Special Exhibits at the Loeb Center
October 5 – December 20, 2000
Geography, Culture, and the Magoon Collection
The exhibition looks through the interpretive lenses of cultural geography and art history to examine how 19th-century artists constructed the meaning of cultural sites and natural features ranging from Stonehenge and Loch Lomond to the Hudson River Valley. The 70 objects on view include oil paintings, watercolors, prints, and drawings by, among others, William Bartlett, Frederic Church, Asher B. Durand, Sanford Gifford, John Frederick Kensett, William Trost Richards, Thomas Rowlandson, John Ruskin, Joseph Turner, and Joseph Wright of Derby. The Andrew W. Mellon Foundation provided funding for the exhibit.
January 19 – March 11, 2001
The Power of Appearances
Renaissance and Reformation Portrait Prints
Under the direction of the National Lending Service of the National Gallery of Art in Washington, this exhibition comprises approximately 60 Renaissance portrait prints ranging in date from 1500 to 1601. The show features artists from northern Europe and Italy, including German artists Albrecht Durer, Lucas Cranach the Elder, Hans Holbein the Younger, the Dutch printmakers Lucas van Leyden and Hendrik Goltzius, and Italians Giorgio Ghisi and Agostino Carracci. In stimulating contrasts, the viewer is offered the opportunity to explore the impact of style and medium by comparing multiple images of the same sitter rendered by different artists, using different techniques.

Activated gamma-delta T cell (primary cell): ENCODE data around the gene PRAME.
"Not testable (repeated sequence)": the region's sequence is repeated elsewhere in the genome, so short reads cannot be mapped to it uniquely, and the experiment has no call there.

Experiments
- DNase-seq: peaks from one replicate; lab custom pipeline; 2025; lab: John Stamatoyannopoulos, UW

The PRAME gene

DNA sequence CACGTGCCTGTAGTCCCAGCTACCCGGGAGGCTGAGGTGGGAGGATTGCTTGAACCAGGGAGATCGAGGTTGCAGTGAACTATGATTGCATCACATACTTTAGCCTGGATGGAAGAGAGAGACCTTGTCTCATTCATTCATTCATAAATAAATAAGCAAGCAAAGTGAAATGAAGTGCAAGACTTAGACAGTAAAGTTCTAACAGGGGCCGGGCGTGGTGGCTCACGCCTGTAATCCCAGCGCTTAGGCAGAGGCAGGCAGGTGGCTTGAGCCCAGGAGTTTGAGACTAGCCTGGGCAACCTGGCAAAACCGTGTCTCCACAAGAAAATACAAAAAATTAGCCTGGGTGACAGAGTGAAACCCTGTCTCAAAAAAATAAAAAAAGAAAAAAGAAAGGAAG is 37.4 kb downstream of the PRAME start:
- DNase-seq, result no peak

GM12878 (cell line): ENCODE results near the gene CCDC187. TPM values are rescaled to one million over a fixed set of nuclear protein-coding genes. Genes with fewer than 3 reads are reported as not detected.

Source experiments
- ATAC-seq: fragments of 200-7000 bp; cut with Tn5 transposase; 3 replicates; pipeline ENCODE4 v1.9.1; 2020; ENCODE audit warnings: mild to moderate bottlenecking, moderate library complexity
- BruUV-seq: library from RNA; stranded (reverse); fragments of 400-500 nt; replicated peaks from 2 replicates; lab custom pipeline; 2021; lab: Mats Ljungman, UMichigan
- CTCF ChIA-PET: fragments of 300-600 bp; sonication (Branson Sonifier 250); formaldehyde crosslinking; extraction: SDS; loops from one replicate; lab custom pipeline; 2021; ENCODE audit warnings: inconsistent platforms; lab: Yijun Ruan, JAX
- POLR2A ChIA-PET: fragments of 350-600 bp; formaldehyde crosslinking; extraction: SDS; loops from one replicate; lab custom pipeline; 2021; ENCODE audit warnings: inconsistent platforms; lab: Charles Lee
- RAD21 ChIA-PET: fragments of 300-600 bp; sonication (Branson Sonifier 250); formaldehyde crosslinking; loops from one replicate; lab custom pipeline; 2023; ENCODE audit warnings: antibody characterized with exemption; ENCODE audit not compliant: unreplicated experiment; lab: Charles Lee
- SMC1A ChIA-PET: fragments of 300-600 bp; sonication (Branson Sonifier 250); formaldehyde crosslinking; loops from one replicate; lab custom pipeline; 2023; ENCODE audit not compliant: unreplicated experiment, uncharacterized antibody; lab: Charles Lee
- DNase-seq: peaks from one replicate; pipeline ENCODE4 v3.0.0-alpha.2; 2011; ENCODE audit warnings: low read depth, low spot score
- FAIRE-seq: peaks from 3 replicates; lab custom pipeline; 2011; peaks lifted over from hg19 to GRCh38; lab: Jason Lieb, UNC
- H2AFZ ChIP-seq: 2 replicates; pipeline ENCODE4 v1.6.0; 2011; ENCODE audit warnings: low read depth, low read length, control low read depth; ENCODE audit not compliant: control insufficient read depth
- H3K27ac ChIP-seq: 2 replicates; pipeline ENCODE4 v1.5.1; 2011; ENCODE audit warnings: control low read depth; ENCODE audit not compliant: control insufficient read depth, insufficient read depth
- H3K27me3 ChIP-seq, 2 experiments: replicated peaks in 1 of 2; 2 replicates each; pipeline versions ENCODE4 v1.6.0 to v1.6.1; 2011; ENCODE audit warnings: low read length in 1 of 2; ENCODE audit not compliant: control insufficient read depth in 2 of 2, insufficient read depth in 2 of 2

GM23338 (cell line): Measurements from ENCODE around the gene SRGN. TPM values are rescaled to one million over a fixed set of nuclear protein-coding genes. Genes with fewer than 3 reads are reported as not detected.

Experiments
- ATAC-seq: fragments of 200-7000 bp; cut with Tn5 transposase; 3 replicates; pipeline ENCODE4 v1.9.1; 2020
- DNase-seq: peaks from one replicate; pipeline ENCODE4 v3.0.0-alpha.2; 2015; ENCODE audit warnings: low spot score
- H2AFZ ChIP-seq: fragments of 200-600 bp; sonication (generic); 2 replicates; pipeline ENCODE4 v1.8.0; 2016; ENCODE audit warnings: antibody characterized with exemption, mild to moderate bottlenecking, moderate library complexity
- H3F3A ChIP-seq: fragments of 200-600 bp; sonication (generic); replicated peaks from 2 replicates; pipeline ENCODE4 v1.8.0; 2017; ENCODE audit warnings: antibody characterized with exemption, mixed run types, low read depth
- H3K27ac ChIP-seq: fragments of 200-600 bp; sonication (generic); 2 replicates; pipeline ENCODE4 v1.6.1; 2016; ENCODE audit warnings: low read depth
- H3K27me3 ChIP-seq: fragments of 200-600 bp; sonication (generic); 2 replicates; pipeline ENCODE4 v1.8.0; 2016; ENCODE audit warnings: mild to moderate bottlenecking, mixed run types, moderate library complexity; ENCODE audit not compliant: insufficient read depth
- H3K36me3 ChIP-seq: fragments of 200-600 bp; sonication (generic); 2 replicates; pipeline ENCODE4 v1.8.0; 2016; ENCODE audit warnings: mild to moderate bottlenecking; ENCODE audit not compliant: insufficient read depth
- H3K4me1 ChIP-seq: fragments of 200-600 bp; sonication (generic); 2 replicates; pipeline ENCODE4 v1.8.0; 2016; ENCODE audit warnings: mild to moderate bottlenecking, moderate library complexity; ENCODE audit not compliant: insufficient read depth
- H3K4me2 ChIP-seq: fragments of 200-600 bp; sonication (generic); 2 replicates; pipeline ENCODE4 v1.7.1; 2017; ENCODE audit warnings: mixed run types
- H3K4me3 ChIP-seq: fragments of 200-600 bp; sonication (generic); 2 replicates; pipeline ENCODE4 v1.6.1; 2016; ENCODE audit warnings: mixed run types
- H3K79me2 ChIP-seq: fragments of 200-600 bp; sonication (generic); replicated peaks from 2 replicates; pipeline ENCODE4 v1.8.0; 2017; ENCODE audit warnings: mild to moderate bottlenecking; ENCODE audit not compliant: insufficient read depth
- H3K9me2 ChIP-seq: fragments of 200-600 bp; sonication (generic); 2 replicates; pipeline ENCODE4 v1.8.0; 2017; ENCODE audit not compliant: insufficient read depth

April 6 – June 10, 2001
From Manet to Picasso
Impressionist and Post-Impressionist Prints and Drawings
This exhibition, drawn primarily from Vassar’s permanent collection, features some 60 works on paper created by Impressionist and Post-Impressionist artists in the second half of the 19th century and the earliest years of the 20th century. Artists include Edouard Manet, Edgar Degas, Auguste Renoir, Camille Pissarro, Mary Cassatt, Paul Cezanne, Paul Gauguin, Vincent Van Gogh, Henri de Toulouse-Lautrec, Picasso, and Maurice Denis, Pierre Bonnard, and Edouard Vuillard of the Nabis. Etching, lithography, and monotype are well-represented among the printmaking processes, while charcoal and graphite figure prominently among the media in the drawings on view from this richly experimental era in French art.
June 29 – September 16, 2001
Books and written language are the thematic inspiration, subject matter, or medium for the works in this show. Whether inventing physical permutations on the bound and printed volume (book artist Keith Smith), depicting books in their capacity as vehicles of historical and psychological content (photographer Abelardo Morell), or exploring the complex relationship between the written word and imagery (graphic innovator Saul Steinberg), the artists in Summer Reading call to the fore the visual dimension of an activity that is often taken for granted. The show will conclude with events marking National Literacy Month and is supported in part by the Horace W. Goldsmith Foundation.